So on the one hand we have an understanding of human nature that understands the need for some underlying demands. Virtue broadly construed, and the institutions able to make it possible, the goals of a good life.

This is called by some the “natural law” but really what it is is a recognition of God’s creation in man. Of man having a fundamental nature that admits of flourishing or wilting or even deep degeneracy. But it also admits that there can be widely differing ways of life.

So some things matter because they’re ours, and just because they’re ours. This is who we are and foreigners, strangers, usurpers are not us. The Torah demands we act with grace toward them. Be kind and loving, but not allow them to threaten our way of life.

We protect what is ours because it is Good but also because it is ours.

Two things can be Good and different. I, a Jew, think Catholicism is Good for many, but would fight to my dying breath to protect my way of life against it, if they came into conflict.

The Left, on the other hand, is a deeply modern project. A project of abstraction turned to absolute rules. There is one good way of life for a society: theirs. They don’t recognize this as a way of life. For them, their entire belief system is simply a complex of true statements.

That’s why you can have a leftist force himself upon you and your society while decrying religious compulsion if you try to protect that society. He’s just “protecting” people, he says. He’s defending their “rights” - all of which are self-evidently good and inviolable.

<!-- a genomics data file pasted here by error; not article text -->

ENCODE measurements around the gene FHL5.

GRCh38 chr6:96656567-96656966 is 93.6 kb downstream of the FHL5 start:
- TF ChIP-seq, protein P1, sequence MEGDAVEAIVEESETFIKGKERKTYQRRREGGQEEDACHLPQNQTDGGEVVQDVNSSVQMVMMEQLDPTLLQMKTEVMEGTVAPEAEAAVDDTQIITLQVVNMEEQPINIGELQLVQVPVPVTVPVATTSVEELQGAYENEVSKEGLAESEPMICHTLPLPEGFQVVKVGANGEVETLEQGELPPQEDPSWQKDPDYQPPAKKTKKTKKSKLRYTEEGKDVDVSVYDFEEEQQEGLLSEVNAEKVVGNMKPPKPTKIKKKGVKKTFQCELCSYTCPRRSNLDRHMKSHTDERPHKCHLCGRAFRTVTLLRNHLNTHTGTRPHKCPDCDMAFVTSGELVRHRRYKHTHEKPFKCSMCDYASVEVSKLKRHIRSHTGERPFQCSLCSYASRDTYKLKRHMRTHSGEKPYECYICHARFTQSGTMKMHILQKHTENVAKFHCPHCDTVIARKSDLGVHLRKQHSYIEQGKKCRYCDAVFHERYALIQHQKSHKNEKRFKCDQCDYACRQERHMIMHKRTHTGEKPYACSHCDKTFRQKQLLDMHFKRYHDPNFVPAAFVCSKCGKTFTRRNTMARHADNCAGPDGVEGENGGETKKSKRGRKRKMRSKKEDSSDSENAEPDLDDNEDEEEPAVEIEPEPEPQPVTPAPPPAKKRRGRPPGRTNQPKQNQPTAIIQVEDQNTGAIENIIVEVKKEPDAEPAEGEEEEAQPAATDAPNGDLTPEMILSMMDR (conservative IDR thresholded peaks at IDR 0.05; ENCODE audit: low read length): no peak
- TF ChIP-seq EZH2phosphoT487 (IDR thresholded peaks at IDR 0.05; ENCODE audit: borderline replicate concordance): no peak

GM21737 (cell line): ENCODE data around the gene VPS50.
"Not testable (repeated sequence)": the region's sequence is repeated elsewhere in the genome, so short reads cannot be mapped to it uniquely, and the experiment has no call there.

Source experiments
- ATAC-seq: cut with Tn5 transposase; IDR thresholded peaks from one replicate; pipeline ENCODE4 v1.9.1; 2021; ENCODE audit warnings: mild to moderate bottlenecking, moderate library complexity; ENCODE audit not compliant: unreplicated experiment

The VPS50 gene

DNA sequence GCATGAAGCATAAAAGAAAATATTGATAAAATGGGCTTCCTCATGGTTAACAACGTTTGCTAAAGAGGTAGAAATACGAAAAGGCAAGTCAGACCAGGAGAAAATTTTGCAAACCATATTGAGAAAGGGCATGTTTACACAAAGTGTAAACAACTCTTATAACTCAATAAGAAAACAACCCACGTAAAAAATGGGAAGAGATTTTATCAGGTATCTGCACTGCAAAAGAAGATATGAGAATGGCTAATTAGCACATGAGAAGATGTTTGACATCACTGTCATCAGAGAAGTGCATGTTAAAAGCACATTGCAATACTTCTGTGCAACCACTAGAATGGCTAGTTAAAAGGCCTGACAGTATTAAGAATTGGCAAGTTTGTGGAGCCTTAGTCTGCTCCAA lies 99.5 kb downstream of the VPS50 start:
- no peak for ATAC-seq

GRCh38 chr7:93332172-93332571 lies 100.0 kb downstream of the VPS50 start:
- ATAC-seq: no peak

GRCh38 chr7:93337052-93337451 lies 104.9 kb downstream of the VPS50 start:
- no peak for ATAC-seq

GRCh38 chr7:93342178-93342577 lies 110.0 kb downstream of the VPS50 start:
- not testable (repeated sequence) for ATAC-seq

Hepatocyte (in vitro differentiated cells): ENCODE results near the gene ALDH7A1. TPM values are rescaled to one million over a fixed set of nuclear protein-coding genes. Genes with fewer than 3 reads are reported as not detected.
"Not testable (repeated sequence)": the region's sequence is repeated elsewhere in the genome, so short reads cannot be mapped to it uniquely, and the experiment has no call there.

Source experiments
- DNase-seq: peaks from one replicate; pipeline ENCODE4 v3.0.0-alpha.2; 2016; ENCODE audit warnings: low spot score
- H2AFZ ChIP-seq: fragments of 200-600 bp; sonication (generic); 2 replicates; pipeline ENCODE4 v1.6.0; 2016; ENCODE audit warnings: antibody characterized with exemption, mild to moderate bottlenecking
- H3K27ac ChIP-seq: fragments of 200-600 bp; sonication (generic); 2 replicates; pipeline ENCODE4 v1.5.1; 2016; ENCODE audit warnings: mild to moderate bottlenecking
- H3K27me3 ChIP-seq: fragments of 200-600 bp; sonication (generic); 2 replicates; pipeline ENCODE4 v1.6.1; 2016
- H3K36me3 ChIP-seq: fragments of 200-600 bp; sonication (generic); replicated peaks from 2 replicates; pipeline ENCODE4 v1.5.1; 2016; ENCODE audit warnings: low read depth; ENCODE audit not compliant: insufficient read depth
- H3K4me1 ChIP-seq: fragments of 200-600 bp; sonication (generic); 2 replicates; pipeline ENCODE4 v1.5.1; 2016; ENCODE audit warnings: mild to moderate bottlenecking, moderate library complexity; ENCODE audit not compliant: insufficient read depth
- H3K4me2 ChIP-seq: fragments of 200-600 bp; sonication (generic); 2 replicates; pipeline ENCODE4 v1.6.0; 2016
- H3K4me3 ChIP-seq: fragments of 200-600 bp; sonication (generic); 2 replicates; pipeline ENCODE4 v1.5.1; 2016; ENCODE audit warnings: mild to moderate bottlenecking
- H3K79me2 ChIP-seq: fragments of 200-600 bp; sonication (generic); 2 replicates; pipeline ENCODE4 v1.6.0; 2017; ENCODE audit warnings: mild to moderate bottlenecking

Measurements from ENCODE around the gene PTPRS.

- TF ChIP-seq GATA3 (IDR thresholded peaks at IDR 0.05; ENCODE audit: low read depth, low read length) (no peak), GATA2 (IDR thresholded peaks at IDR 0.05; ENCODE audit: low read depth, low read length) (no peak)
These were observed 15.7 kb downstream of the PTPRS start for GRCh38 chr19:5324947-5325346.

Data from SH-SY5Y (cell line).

But he doesn’t grasp that this is a way of life. It’s what religions used to be, before they became trapped in the internal sphere of man’s soul and mind. The leftist doesn’t get that his ability to justify a position in a manner consistent with his prejudices doesn’t turn his position into base reality. He is simply blind to his prejudices and beliefs. To his Good and Truth.

But his good and truth are bad and lies. His reality is one of denial and falsehood. His God is none other than man’s desire. His is the culmination of an atheistic worship. The necessary culmination of it.

So we must defend both the universal - God, virtue, reality - and the particular - who we are, who our culture and people are - against the onslaught of self-blind liberals and modernists.

This dual nature of society and Good and Truth was well recognized by the ancients, but it’s a difficult truth for many. For most, what is ours must be Best to be justified and what is best must be ours.

But man, confident in God and his Good can look upon others and smile. He can see their Good and their beauty, admire it like a tourist in Florence, while accepting it as right for Florence and not for his city.

That allegory is itself helpful: there are principles that hold true in all well-built cities, but the ones that have life are deeply adapted to their people and place, and reflect them.

This is why we must protect what we have, while relativizing what is currently so prevalent. This is why we must recognize that our way of life has been conquered and rise up against our oppressors.